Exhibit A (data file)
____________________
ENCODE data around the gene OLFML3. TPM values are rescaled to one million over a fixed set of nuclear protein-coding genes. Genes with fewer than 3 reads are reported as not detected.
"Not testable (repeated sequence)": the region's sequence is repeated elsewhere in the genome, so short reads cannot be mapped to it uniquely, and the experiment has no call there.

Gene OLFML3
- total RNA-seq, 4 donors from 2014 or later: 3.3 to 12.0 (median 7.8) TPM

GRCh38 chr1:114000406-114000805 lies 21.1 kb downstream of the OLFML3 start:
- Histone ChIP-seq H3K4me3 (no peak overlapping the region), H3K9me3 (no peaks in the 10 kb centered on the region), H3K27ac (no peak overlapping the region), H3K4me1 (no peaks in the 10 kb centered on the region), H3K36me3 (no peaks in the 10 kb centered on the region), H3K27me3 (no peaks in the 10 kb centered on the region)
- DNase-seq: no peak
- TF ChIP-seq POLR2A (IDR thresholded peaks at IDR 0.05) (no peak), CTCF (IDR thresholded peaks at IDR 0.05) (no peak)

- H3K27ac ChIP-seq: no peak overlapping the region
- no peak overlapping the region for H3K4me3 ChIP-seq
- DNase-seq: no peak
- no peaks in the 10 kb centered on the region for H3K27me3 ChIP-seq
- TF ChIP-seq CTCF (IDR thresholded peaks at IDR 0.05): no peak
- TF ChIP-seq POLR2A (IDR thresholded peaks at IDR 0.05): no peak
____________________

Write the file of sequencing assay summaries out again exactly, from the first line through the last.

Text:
ENCODE data around the gene OLFML3. TPM values are rescaled to one million over a fixed set of nuclear protein-coding genes. Genes with fewer than 3 reads are reported as not detected.
"Not testable (repeated sequence)": the region's sequence is repeated elsewhere in the genome, so short reads cannot be mapped to it uniquely, and the experiment has no call there.

Gene OLFML3
- total RNA-seq, 4 donors from 2014 or later: 3.3 to 12.0 (median 7.8) TPM

GRCh38 chr1:114000406-114000805 lies 21.1 kb downstream of the OLFML3 start:
- Histone ChIP-seq H3K4me3 (no peak overlapping the region), H3K9me3 (no peaks in the 10 kb centered on the region), H3K27ac (no peak overlapping the region), H3K4me1 (no peaks in the 10 kb centered on the region), H3K36me3 (no peaks in the 10 kb centered on the region), H3K27me3 (no peaks in the 10 kb centered on the region)
- DNase-seq: no peak
- TF ChIP-seq POLR2A (IDR thresholded peaks at IDR 0.05) (no peak), CTCF (IDR thresholded peaks at IDR 0.05) (no peak)

- H3K27ac ChIP-seq: no peak overlapping the region
- no peak overlapping the region for H3K4me3 ChIP-seq
- DNase-seq: no peak
- no peaks in the 10 kb centered on the region for H3K27me3 ChIP-seq
- TF ChIP-seq CTCF (IDR thresholded peaks at IDR 0.05): no peak
- TF ChIP-seq POLR2A (IDR thresholded peaks at IDR 0.05): no peak